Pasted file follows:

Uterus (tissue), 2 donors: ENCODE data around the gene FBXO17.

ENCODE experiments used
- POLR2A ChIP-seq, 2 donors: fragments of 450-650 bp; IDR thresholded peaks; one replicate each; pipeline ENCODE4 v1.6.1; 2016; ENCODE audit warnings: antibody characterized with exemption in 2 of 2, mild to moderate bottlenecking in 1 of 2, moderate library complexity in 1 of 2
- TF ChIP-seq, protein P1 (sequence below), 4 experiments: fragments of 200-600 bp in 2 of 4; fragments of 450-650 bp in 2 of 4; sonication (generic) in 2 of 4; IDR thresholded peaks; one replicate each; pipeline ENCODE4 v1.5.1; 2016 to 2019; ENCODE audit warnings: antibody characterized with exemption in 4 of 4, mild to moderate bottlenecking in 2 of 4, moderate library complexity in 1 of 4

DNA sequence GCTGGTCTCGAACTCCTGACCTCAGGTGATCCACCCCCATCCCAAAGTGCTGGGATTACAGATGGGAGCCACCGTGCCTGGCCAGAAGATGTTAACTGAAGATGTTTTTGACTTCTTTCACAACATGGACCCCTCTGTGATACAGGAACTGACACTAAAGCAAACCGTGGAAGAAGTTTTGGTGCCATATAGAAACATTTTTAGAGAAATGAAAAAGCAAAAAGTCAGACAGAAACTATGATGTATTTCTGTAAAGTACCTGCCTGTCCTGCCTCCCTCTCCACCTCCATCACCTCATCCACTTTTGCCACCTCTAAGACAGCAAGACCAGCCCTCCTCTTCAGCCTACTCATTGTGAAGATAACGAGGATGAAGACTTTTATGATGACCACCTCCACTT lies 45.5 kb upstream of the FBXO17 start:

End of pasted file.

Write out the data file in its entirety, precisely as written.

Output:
Uterus (tissue), 2 donors: ENCODE data around the gene FBXO17.

ENCODE experiments used
- POLR2A ChIP-seq, 2 donors: fragments of 450-650 bp; IDR thresholded peaks; one replicate each; pipeline ENCODE4 v1.6.1; 2016; ENCODE audit warnings: antibody characterized with exemption in 2 of 2, mild to moderate bottlenecking in 1 of 2, moderate library complexity in 1 of 2
- TF ChIP-seq, protein P1 (sequence below), 4 experiments: fragments of 200-600 bp in 2 of 4; fragments of 450-650 bp in 2 of 4; sonication (generic) in 2 of 4; IDR thresholded peaks; one replicate each; pipeline ENCODE4 v1.5.1; 2016 to 2019; ENCODE audit warnings: antibody characterized with exemption in 4 of 4, mild to moderate bottlenecking in 2 of 4, moderate library complexity in 1 of 4

DNA sequence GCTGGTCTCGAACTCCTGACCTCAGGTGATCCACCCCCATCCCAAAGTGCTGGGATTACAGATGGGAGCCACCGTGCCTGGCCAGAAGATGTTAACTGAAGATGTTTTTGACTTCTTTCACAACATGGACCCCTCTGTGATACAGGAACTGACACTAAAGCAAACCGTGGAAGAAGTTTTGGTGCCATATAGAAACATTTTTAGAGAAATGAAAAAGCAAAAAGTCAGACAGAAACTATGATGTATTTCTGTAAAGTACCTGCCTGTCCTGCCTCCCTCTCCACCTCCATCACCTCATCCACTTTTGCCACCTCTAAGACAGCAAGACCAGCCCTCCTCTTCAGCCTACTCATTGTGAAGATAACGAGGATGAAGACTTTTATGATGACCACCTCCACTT lies 45.5 kb upstream of the FBXO17 start: